[texworks] Please help!

Marcin Borkowski mbork at wmi.amu.edu.pl
Mon Apr 7 21:24:09 CEST 2014

Dnia 2014-04-07, o godz. 11:25:31
Duncan Murdoch <murdoch.duncan at gmail.com> napisał(a):

> Marcin mentioned Git and Mercurial.  I've never tried Mercurial; I
> tried Git, and really hated it.  Subversion has a simpler model: one
> central repository, every revision with a sequential revision number,
> instead of every checked out copy having its own subset of revisions
> from a not-so-well-defined cloud of revisions.  It's not easy to get 
> not-very-technical collaborators to use Subversion; Git was a
> complete failure in this.

Well, as I've written: Git is for the brave.  It is not by any means
easy for a newcomer to the world of VCS.  Or a newcomer to the world of
DVCSs, for that matter.  OTOH, Mercurial is much more newbie-friendly
(I did test it on two people whose first contact with VCSs was Hg).

And, what you describe as the advantage of SVN, is in fact its main
weakness.  Nothing stops you from using a one-central-repo model in Hg
or Git (in fact, I do this much of the time), but you are not *forced*
to do that (like in SVN).  And the "cloud of revisions", as you call
it, is not-so-well-defined only if your workflow is
not-so-well-defined.  Also, why would SHAs be worse than revision

Also, a *huge* disadvantage of SVN (and centralized VCSs in general) is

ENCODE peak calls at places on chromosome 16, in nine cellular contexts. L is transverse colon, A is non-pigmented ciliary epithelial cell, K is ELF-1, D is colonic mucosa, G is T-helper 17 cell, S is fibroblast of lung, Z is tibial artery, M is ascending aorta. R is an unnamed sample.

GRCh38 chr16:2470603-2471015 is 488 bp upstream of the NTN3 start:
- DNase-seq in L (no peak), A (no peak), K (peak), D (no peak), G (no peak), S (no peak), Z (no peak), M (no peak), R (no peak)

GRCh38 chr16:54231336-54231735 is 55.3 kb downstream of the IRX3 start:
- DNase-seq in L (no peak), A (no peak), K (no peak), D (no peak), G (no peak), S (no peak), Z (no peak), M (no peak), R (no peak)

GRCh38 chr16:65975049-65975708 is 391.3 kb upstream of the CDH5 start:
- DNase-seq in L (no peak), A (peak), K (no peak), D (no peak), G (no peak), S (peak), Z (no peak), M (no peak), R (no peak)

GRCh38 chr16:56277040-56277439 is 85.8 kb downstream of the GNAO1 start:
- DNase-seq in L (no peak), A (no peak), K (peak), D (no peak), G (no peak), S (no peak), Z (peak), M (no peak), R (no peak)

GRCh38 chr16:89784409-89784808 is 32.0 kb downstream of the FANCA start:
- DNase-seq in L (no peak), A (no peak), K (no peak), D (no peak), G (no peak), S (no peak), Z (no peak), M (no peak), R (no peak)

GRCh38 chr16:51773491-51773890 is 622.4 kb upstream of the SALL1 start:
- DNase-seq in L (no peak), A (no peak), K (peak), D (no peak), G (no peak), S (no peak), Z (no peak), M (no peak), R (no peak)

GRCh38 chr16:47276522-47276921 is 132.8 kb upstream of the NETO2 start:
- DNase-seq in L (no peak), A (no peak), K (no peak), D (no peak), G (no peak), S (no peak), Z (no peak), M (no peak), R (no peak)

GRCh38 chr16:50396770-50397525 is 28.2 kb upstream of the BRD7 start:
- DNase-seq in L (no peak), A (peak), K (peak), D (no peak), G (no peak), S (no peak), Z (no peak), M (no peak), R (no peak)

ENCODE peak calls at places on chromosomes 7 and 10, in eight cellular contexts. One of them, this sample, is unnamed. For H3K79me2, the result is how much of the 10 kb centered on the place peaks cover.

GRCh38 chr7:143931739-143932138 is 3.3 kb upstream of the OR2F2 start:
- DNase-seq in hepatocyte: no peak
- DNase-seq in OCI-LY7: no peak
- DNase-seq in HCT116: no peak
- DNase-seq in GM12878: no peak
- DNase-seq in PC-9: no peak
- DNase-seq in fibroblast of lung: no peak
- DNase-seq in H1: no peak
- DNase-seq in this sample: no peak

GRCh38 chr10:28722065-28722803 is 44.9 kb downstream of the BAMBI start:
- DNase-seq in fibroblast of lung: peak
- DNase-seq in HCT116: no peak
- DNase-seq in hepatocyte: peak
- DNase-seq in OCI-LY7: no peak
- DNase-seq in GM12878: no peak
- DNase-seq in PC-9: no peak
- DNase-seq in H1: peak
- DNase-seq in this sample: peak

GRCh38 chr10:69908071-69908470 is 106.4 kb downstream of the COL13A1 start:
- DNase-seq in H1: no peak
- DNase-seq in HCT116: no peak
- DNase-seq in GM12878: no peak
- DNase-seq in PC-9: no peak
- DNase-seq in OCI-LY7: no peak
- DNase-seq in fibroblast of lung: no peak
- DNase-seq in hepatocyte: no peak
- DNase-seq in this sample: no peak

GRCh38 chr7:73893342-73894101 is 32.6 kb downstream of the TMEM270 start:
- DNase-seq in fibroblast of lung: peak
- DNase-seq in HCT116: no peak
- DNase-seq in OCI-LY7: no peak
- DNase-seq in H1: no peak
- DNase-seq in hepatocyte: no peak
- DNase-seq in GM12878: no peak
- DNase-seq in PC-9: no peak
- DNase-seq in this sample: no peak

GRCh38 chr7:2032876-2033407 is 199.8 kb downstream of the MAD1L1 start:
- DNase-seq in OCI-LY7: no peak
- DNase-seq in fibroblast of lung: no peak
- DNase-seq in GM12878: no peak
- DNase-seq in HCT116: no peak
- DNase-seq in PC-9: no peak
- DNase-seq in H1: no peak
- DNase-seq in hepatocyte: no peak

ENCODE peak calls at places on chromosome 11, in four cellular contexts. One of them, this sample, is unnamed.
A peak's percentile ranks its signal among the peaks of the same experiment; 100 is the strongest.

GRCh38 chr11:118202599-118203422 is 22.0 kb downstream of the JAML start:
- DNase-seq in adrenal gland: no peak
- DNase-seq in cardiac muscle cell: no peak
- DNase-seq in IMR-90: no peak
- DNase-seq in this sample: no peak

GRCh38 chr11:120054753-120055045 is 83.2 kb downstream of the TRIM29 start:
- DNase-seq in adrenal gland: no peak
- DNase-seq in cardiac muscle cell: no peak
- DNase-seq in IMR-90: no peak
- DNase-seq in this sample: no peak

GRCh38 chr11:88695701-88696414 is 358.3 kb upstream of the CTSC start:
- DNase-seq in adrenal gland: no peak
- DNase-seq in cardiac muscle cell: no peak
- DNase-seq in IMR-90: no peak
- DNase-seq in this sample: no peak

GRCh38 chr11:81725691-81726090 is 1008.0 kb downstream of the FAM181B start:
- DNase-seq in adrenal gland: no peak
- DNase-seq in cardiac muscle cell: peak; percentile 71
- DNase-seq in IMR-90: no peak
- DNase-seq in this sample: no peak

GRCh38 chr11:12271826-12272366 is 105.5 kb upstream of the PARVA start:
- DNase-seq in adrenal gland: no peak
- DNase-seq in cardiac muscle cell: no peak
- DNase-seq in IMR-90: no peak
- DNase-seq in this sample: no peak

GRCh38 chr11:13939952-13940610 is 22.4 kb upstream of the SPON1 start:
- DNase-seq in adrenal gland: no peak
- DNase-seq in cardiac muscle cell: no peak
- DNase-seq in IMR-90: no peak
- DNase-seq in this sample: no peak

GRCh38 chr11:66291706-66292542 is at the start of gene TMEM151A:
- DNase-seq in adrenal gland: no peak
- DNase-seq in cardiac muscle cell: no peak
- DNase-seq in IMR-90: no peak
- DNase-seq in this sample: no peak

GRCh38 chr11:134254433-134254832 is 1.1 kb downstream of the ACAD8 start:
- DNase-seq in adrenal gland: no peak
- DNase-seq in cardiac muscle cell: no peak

that you have to be online to commit (or have your central repo
locally, which may be not wise).  I often work while commuting, so SVN
is unacceptable for me.

I used RCS first (in one-person-only, small projects), then switched to
Hg (and loved it), then read a few books/tutorials on Git and fell in
love with it.  I guess that your problems with Git *may* come from the
fact that it is radically different (and better) than most other
systems (yes, including Mercurial).  (Disclaimer: I only read about SVN
and did not actually use it, but I did read some comparisons.)

One example: imagine the following use case.  You want to implement a
feature X, but there are two ways to do it: X1 and X2.  You try X1; it
sort of works, but then you try X2 and it's much better.  You want to
discard X1 altogether, and implement X2 as a single commit, even though
you actually implemented it in small steps.

Now in Git, you can use branches and rebasing to achieve exactly this.
Is anything like it possible in SVN?  (I don't know, I'm asking.)

On a final note: the thing that actually made me want to switch from Hg
to Git (even before I learned about its great features) was an
excellent front-end to Git, called Magit.  But it's an Emacs
application, so probably not very interesting to people on this list;).

> Duncan  Murdoch


Marcin Borkowski
Adam Mickiewicz University

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